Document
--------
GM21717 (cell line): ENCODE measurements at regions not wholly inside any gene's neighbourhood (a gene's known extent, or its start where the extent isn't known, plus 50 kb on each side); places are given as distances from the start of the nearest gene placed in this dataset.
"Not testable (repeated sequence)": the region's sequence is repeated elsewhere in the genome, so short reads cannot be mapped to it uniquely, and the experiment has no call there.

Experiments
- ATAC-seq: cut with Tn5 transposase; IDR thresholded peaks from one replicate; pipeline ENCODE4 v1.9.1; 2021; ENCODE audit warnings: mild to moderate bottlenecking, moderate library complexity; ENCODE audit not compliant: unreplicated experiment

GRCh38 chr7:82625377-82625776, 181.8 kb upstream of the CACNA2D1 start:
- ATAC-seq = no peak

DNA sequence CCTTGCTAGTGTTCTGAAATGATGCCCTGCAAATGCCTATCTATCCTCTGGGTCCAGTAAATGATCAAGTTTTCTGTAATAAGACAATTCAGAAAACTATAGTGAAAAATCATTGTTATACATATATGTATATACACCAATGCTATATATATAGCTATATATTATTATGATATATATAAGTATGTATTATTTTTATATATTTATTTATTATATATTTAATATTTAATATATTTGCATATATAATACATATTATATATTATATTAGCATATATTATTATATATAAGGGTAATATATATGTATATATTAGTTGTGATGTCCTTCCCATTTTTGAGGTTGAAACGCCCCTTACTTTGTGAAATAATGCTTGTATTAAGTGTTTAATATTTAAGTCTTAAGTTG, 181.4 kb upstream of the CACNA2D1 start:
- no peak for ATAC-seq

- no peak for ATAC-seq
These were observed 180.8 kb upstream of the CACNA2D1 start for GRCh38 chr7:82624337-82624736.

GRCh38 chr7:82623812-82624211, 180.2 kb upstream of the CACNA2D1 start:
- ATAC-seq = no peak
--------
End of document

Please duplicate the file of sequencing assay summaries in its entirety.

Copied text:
GM21717 (cell line): ENCODE measurements at regions not wholly inside any gene's neighbourhood (a gene's known extent, or its start where the extent isn't known, plus 50 kb on each side); places are given as distances from the start of the nearest gene placed in this dataset.
"Not testable (repeated sequence)": the region's sequence is repeated elsewhere in the genome, so short reads cannot be mapped to it uniquely, and the experiment has no call there.

Experiments
- ATAC-seq: cut with Tn5 transposase; IDR thresholded peaks from one replicate; pipeline ENCODE4 v1.9.1; 2021; ENCODE audit warnings: mild to moderate bottlenecking, moderate library complexity; ENCODE audit not compliant: unreplicated experiment

GRCh38 chr7:82625377-82625776, 181.8 kb upstream of the CACNA2D1 start:
- ATAC-seq = no peak

DNA sequence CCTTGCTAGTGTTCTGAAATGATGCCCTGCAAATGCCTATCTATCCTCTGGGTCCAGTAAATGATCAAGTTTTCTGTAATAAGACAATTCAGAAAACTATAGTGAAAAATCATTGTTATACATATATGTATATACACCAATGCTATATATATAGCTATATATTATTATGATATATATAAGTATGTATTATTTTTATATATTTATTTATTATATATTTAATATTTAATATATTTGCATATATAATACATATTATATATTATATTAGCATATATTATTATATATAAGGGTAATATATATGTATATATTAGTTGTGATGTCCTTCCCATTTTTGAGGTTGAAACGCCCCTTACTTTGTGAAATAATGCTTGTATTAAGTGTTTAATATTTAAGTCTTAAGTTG, 181.4 kb upstream of the CACNA2D1 start:
- no peak for ATAC-seq

- no peak for ATAC-seq
These were observed 180.8 kb upstream of the CACNA2D1 start for GRCh38 chr7:82624337-82624736.

GRCh38 chr7:82623812-82624211, 180.2 kb upstream of the CACNA2D1 start:
- ATAC-seq = no peak